Drawing insights from a landmark US Supreme Court judgment in SEC v. WJ Howey (1946) and discerning patterns in Sebi’s orders, one can infer that pooling of 100 crore does not necessarily trigger the 4 conditions for an arrangement or scheme to be classified as a CIS. In other words, it is not alone a sufficient condition. Also, pooling money below 100 crore does not necessarily exempt the entity from being classified as a CIS. The classification depends on meeting or not meeting specific 4 conditions as outlined by Sebi.

Despite Sebi’s widespread authority and numerous orders against such activities, concerns persist about the efficacy of recovering funds or refunding investors. This has reignited discussions on a 2017 proposal to establish an independent agency to regulate CIS, with Sebi arguing that state-level authorities would be better equipped for monitoring. In the case of ‘Growpital,’ the Sebi order deems the platform’s arrangement an unregistered CIS, forwarding the order to the government of Rajasthan and Registrar Of Companies (ROC) - Jaipur, in alignment with the platform’s registration location. This echoes Sebi’s 2017 call for an independent agency in collaboration with state-level bodies.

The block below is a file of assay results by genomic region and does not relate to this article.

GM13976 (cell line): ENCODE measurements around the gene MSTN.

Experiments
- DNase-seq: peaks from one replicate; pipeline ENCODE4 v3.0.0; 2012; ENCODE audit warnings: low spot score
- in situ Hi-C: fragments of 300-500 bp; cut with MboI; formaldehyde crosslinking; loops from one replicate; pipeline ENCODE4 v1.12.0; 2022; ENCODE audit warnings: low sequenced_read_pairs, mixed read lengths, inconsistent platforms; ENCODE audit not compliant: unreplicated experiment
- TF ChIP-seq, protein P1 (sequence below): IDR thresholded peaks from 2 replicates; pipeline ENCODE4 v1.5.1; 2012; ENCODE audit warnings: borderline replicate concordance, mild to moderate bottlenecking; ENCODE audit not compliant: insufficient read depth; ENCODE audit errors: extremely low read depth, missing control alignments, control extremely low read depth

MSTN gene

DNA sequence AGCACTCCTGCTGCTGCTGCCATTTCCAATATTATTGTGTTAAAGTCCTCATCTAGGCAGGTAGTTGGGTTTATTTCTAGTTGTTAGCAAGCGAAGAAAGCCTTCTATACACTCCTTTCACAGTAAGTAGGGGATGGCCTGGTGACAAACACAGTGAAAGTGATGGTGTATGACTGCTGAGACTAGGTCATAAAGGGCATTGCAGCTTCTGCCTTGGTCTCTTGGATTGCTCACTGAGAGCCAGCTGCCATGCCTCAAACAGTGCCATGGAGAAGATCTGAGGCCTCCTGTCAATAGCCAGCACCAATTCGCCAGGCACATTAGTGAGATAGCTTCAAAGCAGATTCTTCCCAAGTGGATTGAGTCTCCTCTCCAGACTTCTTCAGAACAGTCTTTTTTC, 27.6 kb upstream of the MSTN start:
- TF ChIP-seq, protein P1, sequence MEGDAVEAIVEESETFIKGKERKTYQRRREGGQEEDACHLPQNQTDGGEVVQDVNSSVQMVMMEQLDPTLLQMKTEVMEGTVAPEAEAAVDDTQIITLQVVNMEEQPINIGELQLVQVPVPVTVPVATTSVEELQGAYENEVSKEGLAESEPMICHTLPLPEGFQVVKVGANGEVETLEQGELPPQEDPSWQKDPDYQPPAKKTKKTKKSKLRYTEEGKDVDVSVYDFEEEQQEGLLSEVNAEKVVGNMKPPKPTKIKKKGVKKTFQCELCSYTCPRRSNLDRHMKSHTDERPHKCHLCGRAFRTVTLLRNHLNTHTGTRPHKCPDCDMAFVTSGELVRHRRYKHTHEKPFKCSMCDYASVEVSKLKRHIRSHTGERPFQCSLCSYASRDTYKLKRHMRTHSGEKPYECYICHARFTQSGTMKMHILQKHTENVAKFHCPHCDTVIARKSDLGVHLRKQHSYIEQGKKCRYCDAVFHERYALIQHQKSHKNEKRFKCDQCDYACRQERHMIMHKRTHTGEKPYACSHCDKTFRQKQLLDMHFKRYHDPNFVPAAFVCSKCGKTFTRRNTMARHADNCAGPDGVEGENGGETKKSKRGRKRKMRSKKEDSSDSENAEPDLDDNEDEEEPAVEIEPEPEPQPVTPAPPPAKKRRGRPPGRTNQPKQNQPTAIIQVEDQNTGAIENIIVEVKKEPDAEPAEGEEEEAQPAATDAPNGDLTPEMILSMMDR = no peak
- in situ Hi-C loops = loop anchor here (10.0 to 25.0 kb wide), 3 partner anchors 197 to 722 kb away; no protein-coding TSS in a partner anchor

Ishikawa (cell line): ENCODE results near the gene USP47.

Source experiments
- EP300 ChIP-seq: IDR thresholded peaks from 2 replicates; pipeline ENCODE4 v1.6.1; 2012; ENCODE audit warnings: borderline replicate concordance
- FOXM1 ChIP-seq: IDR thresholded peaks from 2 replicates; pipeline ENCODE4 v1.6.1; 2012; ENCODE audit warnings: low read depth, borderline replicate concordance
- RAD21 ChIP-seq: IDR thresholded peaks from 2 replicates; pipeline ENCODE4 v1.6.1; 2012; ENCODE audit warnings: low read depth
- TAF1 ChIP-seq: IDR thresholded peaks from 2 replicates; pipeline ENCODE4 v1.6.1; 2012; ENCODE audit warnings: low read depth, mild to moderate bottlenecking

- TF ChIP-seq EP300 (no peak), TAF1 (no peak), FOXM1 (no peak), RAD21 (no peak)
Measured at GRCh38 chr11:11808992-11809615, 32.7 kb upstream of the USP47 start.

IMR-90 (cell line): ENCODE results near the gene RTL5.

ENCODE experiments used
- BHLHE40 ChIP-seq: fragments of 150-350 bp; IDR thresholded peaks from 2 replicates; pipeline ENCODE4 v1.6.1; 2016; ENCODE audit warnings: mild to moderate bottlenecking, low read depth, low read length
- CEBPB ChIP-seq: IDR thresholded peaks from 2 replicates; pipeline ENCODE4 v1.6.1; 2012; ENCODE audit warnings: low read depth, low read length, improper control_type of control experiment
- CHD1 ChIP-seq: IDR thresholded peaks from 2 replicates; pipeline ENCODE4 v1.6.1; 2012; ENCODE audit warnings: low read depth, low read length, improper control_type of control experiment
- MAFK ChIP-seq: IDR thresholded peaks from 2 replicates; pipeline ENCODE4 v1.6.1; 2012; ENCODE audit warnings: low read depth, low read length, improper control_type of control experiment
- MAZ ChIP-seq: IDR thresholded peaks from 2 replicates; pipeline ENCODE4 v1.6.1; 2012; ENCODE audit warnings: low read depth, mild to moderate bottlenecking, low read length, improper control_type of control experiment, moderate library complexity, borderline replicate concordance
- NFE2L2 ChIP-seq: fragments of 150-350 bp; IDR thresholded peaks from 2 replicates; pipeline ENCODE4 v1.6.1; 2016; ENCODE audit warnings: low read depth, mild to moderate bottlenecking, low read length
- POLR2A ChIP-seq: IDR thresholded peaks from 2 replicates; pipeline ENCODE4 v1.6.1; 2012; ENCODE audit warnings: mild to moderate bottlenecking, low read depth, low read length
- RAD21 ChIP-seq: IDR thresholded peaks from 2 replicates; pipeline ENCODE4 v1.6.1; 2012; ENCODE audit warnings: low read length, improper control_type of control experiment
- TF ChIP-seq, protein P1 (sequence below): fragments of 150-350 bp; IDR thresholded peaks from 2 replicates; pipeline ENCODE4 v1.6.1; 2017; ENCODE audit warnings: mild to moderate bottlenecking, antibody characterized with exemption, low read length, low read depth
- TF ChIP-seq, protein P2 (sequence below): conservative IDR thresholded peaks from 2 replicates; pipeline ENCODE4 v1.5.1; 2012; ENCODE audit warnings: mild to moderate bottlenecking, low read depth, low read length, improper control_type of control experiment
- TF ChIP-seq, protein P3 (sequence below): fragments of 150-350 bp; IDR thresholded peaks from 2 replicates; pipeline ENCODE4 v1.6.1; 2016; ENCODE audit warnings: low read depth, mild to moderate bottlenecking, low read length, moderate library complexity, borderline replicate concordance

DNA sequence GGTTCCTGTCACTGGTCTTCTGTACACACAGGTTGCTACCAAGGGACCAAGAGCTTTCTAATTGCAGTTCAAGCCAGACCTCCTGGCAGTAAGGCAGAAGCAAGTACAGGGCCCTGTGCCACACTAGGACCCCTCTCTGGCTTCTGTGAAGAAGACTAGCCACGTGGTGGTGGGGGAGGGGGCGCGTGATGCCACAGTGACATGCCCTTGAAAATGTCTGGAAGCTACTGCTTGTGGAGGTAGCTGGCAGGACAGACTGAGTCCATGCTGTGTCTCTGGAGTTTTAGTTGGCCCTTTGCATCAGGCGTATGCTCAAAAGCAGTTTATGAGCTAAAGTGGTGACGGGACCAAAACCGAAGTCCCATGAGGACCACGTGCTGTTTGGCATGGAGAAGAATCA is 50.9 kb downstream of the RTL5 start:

The order meticulously dissects ‘Growpital’s’ solicitation process, LLP agreements, and profit-sharing terms, ultimately determining that it fulfills the conditions for pooling contributions and assured returns, despite Sebi’s explicit prohibition of the latter. It also emphasizes the extensive rights of the DPs, meeting the conditions for the platform to be classified as an unregistered CIS.